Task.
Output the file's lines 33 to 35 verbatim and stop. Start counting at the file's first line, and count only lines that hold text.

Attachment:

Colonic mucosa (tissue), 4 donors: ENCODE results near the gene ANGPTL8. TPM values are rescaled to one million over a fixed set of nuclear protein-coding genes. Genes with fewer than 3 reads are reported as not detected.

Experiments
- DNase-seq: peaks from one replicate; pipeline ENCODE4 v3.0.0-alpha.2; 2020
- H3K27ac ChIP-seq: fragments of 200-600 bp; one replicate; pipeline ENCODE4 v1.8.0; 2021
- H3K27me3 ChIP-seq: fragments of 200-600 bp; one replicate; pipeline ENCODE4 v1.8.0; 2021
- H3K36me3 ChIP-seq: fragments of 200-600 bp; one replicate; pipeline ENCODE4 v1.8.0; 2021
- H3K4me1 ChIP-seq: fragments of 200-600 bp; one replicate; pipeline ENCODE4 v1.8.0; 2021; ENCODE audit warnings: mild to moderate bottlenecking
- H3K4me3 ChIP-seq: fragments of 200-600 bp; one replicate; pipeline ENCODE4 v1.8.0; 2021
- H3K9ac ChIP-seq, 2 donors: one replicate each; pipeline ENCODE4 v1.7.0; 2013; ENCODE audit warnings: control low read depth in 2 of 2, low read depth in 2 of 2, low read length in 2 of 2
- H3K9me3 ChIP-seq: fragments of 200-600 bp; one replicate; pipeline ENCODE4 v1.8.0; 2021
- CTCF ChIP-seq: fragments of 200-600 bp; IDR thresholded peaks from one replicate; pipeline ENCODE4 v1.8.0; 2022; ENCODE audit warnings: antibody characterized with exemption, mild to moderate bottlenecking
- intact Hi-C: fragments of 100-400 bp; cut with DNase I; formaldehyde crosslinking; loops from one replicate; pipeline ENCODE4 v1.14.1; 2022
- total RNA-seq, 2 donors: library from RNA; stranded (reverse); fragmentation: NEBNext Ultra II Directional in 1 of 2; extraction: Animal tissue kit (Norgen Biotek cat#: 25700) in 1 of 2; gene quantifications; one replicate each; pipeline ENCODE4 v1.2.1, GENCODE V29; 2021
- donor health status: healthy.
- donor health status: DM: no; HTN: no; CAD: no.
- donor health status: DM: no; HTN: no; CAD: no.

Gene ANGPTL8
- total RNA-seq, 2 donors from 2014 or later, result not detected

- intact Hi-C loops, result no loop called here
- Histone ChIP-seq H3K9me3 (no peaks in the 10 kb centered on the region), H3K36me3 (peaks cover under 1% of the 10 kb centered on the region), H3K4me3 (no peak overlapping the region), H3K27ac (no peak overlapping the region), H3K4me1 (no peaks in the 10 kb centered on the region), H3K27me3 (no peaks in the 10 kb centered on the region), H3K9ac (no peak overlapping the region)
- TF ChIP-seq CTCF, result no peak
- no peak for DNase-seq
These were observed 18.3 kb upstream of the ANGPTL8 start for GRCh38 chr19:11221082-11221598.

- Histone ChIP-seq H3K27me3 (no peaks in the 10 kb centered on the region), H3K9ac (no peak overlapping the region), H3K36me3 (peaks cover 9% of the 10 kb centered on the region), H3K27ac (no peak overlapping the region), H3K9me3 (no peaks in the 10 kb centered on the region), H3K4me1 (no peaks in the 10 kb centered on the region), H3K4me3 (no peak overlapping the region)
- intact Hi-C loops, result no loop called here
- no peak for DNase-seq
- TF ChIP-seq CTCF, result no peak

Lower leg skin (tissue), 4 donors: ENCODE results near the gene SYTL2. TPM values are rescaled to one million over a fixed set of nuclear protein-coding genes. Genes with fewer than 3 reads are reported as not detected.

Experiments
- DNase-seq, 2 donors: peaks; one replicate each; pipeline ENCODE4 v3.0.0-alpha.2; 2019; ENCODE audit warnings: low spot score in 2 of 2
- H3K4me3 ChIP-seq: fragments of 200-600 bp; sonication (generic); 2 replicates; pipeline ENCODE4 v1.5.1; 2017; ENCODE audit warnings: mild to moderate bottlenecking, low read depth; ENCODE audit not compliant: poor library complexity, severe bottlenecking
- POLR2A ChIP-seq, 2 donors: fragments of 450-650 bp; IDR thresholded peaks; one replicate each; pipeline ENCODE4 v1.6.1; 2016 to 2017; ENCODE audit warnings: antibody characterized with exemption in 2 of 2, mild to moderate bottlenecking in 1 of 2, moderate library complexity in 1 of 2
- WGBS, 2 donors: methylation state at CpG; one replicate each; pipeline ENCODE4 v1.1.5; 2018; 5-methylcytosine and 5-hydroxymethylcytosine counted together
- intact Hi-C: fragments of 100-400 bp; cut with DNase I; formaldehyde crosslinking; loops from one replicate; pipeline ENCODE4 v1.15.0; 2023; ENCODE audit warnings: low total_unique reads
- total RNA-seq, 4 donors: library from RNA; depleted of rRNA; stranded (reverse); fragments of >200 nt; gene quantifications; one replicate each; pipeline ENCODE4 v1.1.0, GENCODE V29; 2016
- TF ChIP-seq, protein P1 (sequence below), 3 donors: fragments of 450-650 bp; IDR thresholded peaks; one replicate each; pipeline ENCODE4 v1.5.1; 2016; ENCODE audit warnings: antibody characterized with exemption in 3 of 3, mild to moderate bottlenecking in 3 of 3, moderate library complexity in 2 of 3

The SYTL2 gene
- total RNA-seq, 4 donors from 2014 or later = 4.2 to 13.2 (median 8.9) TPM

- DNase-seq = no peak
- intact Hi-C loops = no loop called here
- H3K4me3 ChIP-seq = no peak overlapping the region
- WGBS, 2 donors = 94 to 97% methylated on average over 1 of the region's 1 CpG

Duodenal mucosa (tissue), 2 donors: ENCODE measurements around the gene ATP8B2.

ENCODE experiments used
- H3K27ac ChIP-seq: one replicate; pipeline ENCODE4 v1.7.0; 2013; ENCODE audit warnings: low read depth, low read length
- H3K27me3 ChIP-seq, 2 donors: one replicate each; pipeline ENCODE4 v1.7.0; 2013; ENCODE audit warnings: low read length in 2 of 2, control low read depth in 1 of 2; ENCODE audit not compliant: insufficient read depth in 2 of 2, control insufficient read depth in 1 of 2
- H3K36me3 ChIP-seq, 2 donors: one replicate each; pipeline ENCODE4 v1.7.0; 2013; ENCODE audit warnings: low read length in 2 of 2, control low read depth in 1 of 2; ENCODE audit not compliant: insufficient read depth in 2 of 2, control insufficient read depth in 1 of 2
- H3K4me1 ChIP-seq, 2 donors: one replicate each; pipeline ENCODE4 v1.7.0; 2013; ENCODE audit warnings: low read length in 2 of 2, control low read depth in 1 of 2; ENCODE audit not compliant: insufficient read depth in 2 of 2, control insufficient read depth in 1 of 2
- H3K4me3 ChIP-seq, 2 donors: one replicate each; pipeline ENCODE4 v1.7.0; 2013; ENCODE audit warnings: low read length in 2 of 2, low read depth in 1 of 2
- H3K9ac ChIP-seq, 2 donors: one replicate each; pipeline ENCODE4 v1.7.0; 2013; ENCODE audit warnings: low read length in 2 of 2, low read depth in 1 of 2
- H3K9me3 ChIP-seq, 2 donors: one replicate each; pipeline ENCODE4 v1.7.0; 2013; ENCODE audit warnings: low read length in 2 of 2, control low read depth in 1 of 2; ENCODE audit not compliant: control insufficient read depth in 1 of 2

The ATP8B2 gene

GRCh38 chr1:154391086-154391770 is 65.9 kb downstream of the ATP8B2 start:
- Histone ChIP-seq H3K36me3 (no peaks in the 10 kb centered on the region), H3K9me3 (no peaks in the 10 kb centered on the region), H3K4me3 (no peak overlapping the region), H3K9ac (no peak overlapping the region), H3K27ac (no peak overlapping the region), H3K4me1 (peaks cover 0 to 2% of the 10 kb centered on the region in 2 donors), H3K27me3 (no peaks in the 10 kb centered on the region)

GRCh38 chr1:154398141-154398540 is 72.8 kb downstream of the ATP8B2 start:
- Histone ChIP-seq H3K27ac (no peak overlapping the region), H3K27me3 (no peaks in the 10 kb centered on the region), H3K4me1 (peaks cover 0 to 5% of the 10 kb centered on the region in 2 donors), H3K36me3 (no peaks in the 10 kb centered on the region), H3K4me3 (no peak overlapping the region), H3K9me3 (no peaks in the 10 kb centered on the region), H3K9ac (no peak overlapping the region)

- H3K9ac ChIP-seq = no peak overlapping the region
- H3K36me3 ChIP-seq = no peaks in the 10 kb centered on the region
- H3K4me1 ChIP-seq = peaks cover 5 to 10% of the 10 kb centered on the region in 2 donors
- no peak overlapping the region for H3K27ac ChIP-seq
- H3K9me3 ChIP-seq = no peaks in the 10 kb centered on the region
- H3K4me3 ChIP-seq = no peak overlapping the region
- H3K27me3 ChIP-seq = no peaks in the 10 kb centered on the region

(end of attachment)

- WGBS, 2 donors: methylation state at CpG; one replicate each; pipeline ENCODE4 v1.1.5; 2018; 5-methylcytosine and 5-hydroxymethylcytosine counted together
- intact Hi-C: fragments of 100-400 bp; cut with DNase I; formaldehyde crosslinking; loops from one replicate; pipeline ENCODE4 v1.15.0; 2023; ENCODE audit warnings: low total_unique reads
- total RNA-seq, 4 donors: library from RNA; depleted of rRNA; stranded (reverse); fragments of >200 nt; gene quantifications; one replicate each; pipeline ENCODE4 v1.1.0, GENCODE V29; 2016